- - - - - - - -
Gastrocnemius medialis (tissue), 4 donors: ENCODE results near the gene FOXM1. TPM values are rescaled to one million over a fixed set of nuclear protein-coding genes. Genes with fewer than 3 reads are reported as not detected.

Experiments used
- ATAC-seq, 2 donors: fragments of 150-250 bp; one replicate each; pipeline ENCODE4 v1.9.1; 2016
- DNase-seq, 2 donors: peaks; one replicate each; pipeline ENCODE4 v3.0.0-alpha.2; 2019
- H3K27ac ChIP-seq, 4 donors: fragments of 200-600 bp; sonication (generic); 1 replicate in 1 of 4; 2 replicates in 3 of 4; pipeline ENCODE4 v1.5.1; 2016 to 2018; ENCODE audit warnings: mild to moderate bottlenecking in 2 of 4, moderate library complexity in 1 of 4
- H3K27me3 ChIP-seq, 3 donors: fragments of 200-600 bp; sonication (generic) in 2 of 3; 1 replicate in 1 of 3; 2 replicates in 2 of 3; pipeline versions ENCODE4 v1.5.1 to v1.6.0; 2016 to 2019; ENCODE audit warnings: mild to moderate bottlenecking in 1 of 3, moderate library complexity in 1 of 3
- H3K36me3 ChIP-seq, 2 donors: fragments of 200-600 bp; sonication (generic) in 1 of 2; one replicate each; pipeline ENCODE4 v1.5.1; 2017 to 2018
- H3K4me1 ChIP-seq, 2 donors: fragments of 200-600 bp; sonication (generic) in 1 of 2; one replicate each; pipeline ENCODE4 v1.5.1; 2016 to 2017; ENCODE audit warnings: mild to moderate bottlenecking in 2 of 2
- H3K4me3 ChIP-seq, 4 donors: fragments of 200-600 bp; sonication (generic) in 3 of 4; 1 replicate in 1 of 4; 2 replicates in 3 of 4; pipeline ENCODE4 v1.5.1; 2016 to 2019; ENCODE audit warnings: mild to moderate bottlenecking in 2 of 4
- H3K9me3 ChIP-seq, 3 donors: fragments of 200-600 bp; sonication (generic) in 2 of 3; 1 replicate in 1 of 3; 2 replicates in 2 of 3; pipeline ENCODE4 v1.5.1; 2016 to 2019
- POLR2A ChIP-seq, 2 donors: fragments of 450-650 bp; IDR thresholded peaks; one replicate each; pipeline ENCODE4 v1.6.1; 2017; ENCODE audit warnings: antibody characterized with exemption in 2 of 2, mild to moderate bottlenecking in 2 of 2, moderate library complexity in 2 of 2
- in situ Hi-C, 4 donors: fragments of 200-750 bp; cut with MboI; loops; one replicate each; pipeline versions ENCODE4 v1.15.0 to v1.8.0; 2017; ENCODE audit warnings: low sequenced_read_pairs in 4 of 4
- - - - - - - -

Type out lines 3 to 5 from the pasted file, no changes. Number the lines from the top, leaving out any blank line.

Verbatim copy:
- ATAC-seq, 2 donors: fragments of 150-250 bp; one replicate each; pipeline ENCODE4 v1.9.1; 2016
- DNase-seq, 2 donors: peaks; one replicate each; pipeline ENCODE4 v3.0.0-alpha.2; 2019
- H3K27ac ChIP-seq, 4 donors: fragments of 200-600 bp; sonication (generic); 1 replicate in 1 of 4; 2 replicates in 3 of 4; pipeline ENCODE4 v1.5.1; 2016 to 2018; ENCODE audit warnings: mild to moderate bottlenecking in 2 of 4, moderate library complexity in 1 of 4